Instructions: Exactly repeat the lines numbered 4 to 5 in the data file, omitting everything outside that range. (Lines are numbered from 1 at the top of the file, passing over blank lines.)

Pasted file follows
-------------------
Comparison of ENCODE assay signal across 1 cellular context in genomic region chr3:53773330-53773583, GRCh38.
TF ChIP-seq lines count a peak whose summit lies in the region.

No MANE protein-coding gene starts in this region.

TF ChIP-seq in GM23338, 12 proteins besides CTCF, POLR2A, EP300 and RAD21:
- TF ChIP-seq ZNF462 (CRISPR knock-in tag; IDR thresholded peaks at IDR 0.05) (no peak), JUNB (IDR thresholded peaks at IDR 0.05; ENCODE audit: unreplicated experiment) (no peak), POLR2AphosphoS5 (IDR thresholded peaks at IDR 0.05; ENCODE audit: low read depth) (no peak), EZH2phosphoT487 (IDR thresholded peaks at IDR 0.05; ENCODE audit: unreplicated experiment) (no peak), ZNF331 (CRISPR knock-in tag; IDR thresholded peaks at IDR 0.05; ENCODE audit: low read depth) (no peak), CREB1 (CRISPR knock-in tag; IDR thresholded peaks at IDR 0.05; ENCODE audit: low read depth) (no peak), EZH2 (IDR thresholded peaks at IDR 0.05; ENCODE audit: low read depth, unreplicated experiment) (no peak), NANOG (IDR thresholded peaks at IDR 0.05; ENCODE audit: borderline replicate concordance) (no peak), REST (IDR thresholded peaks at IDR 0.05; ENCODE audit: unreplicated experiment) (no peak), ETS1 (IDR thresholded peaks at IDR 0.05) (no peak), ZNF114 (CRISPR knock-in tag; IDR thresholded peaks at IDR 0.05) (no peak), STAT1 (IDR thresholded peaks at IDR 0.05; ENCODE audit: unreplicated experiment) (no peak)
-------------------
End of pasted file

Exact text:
TF ChIP-seq in GM23338, 12 proteins besides CTCF, POLR2A, EP300 and RAD21:
- TF ChIP-seq ZNF462 (CRISPR knock-in tag; IDR thresholded peaks at IDR 0.05) (no peak), JUNB (IDR thresholded peaks at IDR 0.05; ENCODE audit: unreplicated experiment) (no peak), POLR2AphosphoS5 (IDR thresholded peaks at IDR 0.05; ENCODE audit: low read depth) (no peak), EZH2phosphoT487 (IDR thresholded peaks at IDR 0.05; ENCODE audit: unreplicated experiment) (no peak), ZNF331 (CRISPR knock-in tag; IDR thresholded peaks at IDR 0.05; ENCODE audit: low read depth) (no peak), CREB1 (CRISPR knock-in tag; IDR thresholded peaks at IDR 0.05; ENCODE audit: low read depth) (no peak), EZH2 (IDR thresholded peaks at IDR 0.05; ENCODE audit: low read depth, unreplicated experiment) (no peak), NANOG (IDR thresholded peaks at IDR 0.05; ENCODE audit: borderline replicate concordance) (no peak), REST (IDR thresholded peaks at IDR 0.05; ENCODE audit: unreplicated experiment) (no peak), ETS1 (IDR thresholded peaks at IDR 0.05) (no peak), ZNF114 (CRISPR knock-in tag; IDR thresholded peaks at IDR 0.05) (no peak), STAT1 (IDR thresholded peaks at IDR 0.05; ENCODE audit: unreplicated experiment) (no peak)